What is important for me: This post is not about agile software development, it is about management thinking. You’re right, agile fits very well to product thinking and provides transparency if you have a misfit. However, agile won’t help you too much to solve the problem. You need to change management thinking if it doesn’t fit.

      • Yes, I see the post is not about software development, but it just struck a chord with me, the closest I have seen to what I have been thinking through.

        To your thought about product characteristics: I suppose there is some common aspects overall, but my view is more on how you decide what to deliver for a product over time is different than a process. The initiation of a process by an event or trigger, its execution, and then completion needs to leave a business in an acceptable state; you can’t (or shouldn’t) implement half a process, that leaves the business hanging in an unresolved state. Maybe it is not that big a difference in the long run, but the needs of the process have to supersede any desired implementation of features. When you are actually planning and defining what needs to be delivered that can be used, to me its a major difference between product and process.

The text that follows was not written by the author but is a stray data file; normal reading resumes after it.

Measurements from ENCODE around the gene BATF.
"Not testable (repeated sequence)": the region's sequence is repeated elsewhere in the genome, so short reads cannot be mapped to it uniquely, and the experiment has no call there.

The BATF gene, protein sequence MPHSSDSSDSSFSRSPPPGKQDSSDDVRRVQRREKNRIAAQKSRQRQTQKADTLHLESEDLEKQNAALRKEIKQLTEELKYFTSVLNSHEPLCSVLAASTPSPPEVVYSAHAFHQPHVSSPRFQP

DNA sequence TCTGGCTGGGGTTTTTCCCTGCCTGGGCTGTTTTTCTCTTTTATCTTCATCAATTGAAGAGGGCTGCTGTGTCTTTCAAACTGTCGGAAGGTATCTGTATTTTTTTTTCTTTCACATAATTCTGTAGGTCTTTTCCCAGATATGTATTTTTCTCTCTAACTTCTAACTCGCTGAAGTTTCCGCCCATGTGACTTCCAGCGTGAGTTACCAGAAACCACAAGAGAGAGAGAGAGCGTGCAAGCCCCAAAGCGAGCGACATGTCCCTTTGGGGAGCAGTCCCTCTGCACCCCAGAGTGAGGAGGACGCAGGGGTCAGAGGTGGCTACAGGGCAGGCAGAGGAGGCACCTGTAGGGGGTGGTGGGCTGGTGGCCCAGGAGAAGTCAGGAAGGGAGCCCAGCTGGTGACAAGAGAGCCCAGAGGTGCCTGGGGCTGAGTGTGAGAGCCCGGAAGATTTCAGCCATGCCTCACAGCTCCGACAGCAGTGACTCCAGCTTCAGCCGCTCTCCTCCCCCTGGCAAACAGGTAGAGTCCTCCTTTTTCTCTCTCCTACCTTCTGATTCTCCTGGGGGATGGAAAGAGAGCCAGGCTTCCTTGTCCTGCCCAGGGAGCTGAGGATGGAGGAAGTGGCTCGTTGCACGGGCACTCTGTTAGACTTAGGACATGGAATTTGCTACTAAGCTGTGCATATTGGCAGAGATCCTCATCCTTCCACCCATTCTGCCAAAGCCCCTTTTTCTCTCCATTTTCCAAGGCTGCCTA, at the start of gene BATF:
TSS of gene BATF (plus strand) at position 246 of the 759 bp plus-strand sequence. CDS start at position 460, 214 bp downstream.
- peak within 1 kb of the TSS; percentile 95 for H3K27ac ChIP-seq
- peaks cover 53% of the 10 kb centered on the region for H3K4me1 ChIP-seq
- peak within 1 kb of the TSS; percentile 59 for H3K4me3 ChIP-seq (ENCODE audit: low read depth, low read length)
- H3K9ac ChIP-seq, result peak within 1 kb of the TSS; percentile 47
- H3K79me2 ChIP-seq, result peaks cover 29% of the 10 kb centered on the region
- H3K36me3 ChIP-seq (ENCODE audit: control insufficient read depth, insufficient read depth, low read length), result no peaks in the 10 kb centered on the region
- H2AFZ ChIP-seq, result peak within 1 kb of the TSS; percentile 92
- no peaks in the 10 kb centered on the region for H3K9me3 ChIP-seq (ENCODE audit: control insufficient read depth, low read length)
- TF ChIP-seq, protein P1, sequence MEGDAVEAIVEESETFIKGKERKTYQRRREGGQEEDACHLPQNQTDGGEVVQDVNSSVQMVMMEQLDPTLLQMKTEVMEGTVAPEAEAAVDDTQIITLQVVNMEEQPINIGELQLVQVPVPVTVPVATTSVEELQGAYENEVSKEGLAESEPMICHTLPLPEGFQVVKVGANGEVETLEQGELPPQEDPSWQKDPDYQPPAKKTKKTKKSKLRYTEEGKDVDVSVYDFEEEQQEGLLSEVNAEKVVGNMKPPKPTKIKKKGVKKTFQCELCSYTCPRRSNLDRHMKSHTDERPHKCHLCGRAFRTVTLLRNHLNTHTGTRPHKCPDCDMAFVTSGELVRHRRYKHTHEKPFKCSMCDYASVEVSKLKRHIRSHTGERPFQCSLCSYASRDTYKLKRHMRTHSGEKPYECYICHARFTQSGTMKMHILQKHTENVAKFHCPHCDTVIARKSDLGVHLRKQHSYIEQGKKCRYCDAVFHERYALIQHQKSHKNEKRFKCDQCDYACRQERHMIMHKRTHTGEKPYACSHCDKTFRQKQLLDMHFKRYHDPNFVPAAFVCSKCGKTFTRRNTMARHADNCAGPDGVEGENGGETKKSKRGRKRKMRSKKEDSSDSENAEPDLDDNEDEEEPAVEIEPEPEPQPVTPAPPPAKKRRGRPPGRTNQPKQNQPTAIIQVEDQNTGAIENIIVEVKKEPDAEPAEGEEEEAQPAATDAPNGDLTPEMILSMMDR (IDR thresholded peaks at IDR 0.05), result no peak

• David,
          ok, I understand. I usually discourage people from thinking in features and recommend thinking in user/stakeholder benefits. In is thinking a working business process comes quite natural. But that’s probably another blog post on its own…

  2. This is gold. Especially as a lens to view management pathologies in the public sector, where election cycles and the budgeting process mean so much that would otherwise be considered an ongoing program (the parallel to a product, if I’ve understood) is managed as a project. You’ve made it clear the issue is so much more than just not having a LT perspective, but in having completely the wrong management approach.

    Thanks for what should prove a useful reference!

  3. Jens,

    Wonderful piece. Spot on. Glad to see someone write about it.

    For 8 years I tried to run an IT app-dev shop like a product shop (my prior 15 years of experience). Luckily, we had a division President who understood multi-year funding and bought into iterative development; but many other’s in the org did not.

    Perhaps just to make me feel better, I used to make a silly analogy to try to convince people of the need for product thinking. Buying custom IT software is like buying a pet, not a piece of custom furniture. The pet demands a chunk of money up front, but then you really start to pay – food, vet, training, replacing chewed up shoes, etc. Custom furniture demands a big up front payment, but then only polish every month. I think the analogy just made me look stupid, but a few people did understand.

    Your hunch that the lack of product thinking is due to the predominance of project-only experience may be true, but I think there are other design forces at work. As a Universal Darwinist, I believe that product thinking would emerge if the system valued its attributes. Other factors that may be at play are: